The Qur’anic Usage of the Word استعاذة
We see that the Qur’an limits seeking protection only to Allah (swt) and it condemns those who seek protection of anyone other than Him (swt). The Qur’an calls one to seek Allah’s protection, but condemns and discredits anyone who seeks anyone else’s Allah.
The only place in the Qur’an which condemns those who seek protection from someone other than Allah (swt), is verse 6 of Surah al-Jinn.
وَأَنَّهُ كَانَ رِجَالٌ مِّنَ الْإِنسِ يَعُوذُونَ بِرِجَالٍ مِّنَ الْجِنِّ فَزَادُوهُمْ رَهَقًا
Indeed some persons from the humans would seek the protection of some persons from the jinn, thus only adding to their rebellion.
This was an old habit of the Arabs. When they would be out in the deserts during their journeys, and they had reason to fear something, they would seek protection from the Jinn. The Qur’an is clearly implying that no one can protect us except Allah (swt) and this is one of the core views of a monotheistic faith, especially Islam.
On the other hand, we find a lot of praise and encouragement for seeking protection in Allah (swt). However we see that Allah (swt) has mentioned the notion of seeking protection and refuge in Him (swt) from various types of things.
For example, we see the concept of seeking protection, against those who are arrogant. We read in Surah al-Ghafir, verse 27:
وَقَالَ مُوسَىٰ إِنِّي عُذْتُ بِرَبِّي وَرَبِّكُم مِّن كُلِّ مُتَكَبِّرٍ لَّا يُؤْمِنُ بِيَوْمِ الْحِسَابِ
Moses said, ‘Indeed I seek the protection of my Lord and your Lord from every arrogant one who does not believe in the Day of Reckoning.’
Another area where refuge is being sought, is against oppression. We read in Surah al-Dukhan, verse 20:
وَإِنِّي عُذْتُ بِرَبِّي وَرَبِّكُمْ أَن تَرْجُمُونِ
I seek the protection of my Lord and your Lord, lest you should stone me.
A third area is the concept of seeking protection against oneself, one’s ignorance and foolishness. This is really important and interesting as it is a spiritual lesson for all of us. This tells us that we should be cautious of ourselves and seek Allah’s protection in this regards as well. We read in Surah al-Baqarah, verse 67:
وَإِذْ قَالَ مُوسَىٰ لِقَوْمِهِ إِنَّ اللَّهَ يَأْمُرُكُمْ أَن تَذْبَحُوا بَقَرَةً ۖ قَالُوا أَتَتَّخِذُنَا هُزُوًا ۖ قَالَ أَعُوذُ بِاللَّهِ أَنْ أَكُونَ مِنَ الْجَاهِلِينَ
And when Moses said to his people, ‘Indeed Allah commands you to slaughter a cow,’ they said, ‘Do you take us in derision?’ He said, ‘I seek Allah’s protection lest I should be one of the senseless!’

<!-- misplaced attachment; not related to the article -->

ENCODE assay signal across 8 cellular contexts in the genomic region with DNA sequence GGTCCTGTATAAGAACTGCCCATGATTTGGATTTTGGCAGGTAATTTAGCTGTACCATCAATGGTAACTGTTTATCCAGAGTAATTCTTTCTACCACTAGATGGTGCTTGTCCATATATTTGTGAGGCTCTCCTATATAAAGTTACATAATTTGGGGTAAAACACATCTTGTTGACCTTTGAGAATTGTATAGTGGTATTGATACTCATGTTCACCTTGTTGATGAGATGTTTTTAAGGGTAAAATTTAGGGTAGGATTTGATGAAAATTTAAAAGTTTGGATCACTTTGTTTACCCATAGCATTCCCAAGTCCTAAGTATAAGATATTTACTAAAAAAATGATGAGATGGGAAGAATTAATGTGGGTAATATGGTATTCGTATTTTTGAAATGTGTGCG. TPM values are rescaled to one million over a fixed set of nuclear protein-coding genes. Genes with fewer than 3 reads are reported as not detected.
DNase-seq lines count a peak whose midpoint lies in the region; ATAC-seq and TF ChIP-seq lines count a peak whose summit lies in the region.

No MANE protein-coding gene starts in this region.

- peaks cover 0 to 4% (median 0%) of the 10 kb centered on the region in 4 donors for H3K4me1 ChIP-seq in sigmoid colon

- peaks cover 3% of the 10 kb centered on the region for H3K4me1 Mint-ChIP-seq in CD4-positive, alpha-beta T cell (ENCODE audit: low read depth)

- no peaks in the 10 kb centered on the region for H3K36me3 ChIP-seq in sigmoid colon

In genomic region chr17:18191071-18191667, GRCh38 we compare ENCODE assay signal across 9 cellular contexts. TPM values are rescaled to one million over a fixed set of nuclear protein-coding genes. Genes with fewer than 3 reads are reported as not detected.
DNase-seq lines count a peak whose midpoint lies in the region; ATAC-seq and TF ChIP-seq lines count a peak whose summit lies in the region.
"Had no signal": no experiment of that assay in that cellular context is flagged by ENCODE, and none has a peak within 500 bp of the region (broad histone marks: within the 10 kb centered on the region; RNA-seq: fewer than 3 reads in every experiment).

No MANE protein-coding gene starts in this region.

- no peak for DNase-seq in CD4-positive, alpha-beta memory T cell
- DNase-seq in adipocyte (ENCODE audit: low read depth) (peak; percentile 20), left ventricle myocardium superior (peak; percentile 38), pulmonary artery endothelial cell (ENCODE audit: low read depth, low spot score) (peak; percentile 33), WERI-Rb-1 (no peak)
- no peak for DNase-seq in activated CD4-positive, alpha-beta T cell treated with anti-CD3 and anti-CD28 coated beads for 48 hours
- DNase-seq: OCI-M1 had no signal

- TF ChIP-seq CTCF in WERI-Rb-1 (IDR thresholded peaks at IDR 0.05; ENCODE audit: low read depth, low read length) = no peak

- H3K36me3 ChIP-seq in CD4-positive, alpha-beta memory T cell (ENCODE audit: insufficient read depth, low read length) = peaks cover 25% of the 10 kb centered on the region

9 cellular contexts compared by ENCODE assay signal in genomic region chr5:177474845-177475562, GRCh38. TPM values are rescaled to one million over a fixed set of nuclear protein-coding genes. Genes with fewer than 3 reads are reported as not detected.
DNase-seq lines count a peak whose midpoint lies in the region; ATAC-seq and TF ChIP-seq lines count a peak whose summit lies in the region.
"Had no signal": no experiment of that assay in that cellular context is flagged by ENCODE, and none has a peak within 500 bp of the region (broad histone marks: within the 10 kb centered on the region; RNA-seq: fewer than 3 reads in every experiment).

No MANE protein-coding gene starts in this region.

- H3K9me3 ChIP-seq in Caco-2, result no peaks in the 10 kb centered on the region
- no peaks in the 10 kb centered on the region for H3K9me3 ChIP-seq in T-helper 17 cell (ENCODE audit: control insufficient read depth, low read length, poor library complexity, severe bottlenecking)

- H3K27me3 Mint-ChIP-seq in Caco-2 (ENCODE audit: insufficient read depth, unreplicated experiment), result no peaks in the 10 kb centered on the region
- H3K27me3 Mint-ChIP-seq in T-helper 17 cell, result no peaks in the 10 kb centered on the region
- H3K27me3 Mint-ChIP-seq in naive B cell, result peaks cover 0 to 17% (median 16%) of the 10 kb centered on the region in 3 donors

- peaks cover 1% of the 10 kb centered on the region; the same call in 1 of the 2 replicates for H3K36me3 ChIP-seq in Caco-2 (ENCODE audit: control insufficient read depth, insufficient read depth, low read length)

In this verse, we see Moses (s) seeking protection from the possibility of being categorized as those who are ignorant or senseless. The word jahil (ignorant) is often times used even for a person who is in reality knowledgeable, yet if their behaviour and actions resemble that of an ignorant person, it would be appropriate to use the term jahil for them.
In verse 47 of Surah Hud we read:
قَالَ رَبِّ إِنِّي أَعُوذُ بِكَ أَنْ أَسْأَلَكَ مَا لَيْسَ لِي بِهِ عِلْمٌ ۖ وَإِلَّا تَغْفِرْ لِي وَتَرْحَمْنِي أَكُن مِّنَ الْخَاسِرِينَ
He said, ‘My Lord! I seek Your protection lest I should ask You something of which I have no knowledge. If You do not forgive me and have mercy upon me I shall be among the losers
This verse is in context of the story of Noah (s) when his son was drowned in the flood. This verse also shows that the concept of knowledge and ignorance in the Qur’an is not just limited to one’s usage of the intellect or the lack of it, but rather it has a relationship with one’s outwardly behaviour and mannerism as well.
Finally we read in verse 79 of Surah Yusuf:
قَالَ مَعَاذَ اللَّهِ أَن نَّأْخُذَ إِلَّا مَن وَجَدْنَا مَتَاعَنَا عِندَهُ إِنَّا إِذًا لَّظَالِمُونَ
He said, ‘God forbid that we should take anyone except him with whom we found our wares, for then we would indeed be wrongdoers
Once again we see this concept of seeking protection of Allah (swt) from one’s own self, the possibility of one becoming an oppressor and wrongdoer.
We will continue the next lesson from where we are leaving off.
 Tafsir al-Safi of Faydh Kashani, Volume 5, Page 397
Sayyid Ali Imran studied in the seminary of Qom from 2012 to 2021, while also concurrently obtaining a M.A in Islamic Studies from The Islamic College of London in the summer of 2018. He continued his seminary studies in legal theory, jurisprudence and philosophy, eventually attending the advanced kharij of Usul and Fiqh in 2018. He is also a regular instructor for Mizan Institute.